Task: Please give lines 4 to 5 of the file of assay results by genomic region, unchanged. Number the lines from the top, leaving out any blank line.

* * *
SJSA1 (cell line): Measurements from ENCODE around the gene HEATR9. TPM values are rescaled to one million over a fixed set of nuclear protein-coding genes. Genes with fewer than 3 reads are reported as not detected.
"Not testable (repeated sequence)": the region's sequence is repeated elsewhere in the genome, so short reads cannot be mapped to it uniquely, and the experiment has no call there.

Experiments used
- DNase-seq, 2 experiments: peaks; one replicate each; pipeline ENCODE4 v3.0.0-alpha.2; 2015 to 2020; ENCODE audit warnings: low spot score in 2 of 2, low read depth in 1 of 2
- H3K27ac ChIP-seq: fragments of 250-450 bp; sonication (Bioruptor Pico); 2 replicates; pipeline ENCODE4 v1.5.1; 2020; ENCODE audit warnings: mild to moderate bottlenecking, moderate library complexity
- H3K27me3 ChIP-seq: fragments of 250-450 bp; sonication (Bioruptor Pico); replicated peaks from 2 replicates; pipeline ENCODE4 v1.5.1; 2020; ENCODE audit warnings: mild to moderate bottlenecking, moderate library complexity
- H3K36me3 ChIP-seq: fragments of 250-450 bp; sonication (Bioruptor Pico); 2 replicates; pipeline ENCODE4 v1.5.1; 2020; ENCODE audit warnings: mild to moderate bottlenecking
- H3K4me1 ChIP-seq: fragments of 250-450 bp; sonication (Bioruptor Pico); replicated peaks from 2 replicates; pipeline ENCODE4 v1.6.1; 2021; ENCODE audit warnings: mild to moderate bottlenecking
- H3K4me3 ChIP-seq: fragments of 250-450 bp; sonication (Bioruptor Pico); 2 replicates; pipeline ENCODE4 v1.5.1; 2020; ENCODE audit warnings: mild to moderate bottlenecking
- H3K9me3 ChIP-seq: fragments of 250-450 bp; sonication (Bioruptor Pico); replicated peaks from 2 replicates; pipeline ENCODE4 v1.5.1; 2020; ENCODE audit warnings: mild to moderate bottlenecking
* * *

- DNase-seq, 2 experiments: peaks; one replicate each; pipeline ENCODE4 v3.0.0-alpha.2; 2015 to 2020; ENCODE audit warnings: low spot score in 2 of 2, low read depth in 1 of 2
- H3K27ac ChIP-seq: fragments of 250-450 bp; sonication (Bioruptor Pico); 2 replicates; pipeline ENCODE4 v1.5.1; 2020; ENCODE audit warnings: mild to moderate bottlenecking, moderate library complexity